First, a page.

Hair weathering is a common hair problem, usually a minor cause of hair loss that is defined by severe damage in the hair. Like the skin, the term “weathering” may refer to the structural damage that affects the hair shaft but not the hair follicle (root). This damage may be local, focal or extensive. Structural breakdown may occur as part of the hair growth cycle.
This cycle involves periods of “growth and rest” where the hair continuously grows over a long period (about 2-7 years) then slows down to a period of transition before it comes to a full stop and sheds off the scalp. Over time, the structural proteins in the hair shaft become fragile and gradually break down.
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Hair Weathering as a Cause of Hair Loss
In weathering, the cuticle or the outermost layer of the hair (appearing like fish-scales under the microscope) strips off usually from the middle of the fiber. Loss of the cuticle may significantly expose the cortex or the softer layers. As a result, the hair loses structure and elasticity, and becomes frizzier and hard to manage. Weathered hair is also usually less shiny, dry, rough and very brittle.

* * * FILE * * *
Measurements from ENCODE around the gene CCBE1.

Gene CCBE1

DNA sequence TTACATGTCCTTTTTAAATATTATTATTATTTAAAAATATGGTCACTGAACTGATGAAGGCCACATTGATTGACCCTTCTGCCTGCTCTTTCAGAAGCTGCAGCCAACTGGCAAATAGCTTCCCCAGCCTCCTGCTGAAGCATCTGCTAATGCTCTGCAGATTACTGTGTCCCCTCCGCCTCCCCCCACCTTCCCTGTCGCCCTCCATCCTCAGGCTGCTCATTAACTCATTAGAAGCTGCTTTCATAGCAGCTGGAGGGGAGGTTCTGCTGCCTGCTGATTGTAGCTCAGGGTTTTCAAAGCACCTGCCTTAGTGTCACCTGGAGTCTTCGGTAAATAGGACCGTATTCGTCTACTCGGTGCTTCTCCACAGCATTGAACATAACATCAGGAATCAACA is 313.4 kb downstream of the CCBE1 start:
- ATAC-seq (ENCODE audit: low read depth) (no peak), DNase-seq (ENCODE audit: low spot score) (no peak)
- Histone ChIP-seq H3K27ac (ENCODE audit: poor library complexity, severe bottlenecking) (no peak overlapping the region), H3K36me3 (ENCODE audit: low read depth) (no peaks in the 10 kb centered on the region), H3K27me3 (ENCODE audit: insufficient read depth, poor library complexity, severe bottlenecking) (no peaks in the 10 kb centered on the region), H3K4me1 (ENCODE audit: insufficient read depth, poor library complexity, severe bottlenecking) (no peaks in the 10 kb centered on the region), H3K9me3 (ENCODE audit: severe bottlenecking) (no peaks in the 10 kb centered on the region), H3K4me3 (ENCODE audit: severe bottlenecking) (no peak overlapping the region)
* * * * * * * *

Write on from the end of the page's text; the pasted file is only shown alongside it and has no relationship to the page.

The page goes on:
Causes of Hair Weathering
The breakdown of the hair shaft can be worsened by various environmental factors and cosmetic processes contributing to hair weathering. The deterioration occurs due to several causes, including:
Excessive Exposure to the Sun. When the hair is being exposed to ultraviolet rays, the hair become weak and brittle. It also causes the hair to become stiff and have decreased luster. The UVA and UVB rays damage the protein and lipids in the cuticle of the hair. It is therefore advised to wear a head covering of some sort when outdoors in the daytime for prolonged periods to avoid excessive ultraviolet exposure. There are also sunscreen products available for the hair especially for those who spend more time in the water than the usual.
Harsh Chemicals and Treatments. Any hair treatment involving heat products and strong chemicals may cause the weathering of the hair. The use of heated curlers, rollers and straightening irons can draw moisture out of the hair, thereby leaving it brittle. Long-term permanent hair treatments such as bleaching, dyeing, and using of improper hair products such as decreasing shampoos may also damage the hair shaft.
Water and Sunlight. Too much exposure to salt water and the sun may result in “surfer’s hair” that is characterized by bleached and frazzled hair. The loss of hair color, as a characteristic of “surfer’s hair,” is caused by the sun’s damage to the melanin granules. Also, it is important to note that water from swimming pools, due to its chemical content, can damage hair greatly.
Vigorous Brushing, Combing and Twisted Hair Styles. Hard combing and brushing of tangled hair may cause severe damage to the hair shaft. The friction of the comb or brush may cause the cuticle of the hair to tear and break down easily. Also, studies have shown that twisted hair styles such as braiding, corn-rowing, and dreadlocks aggravate hair damage.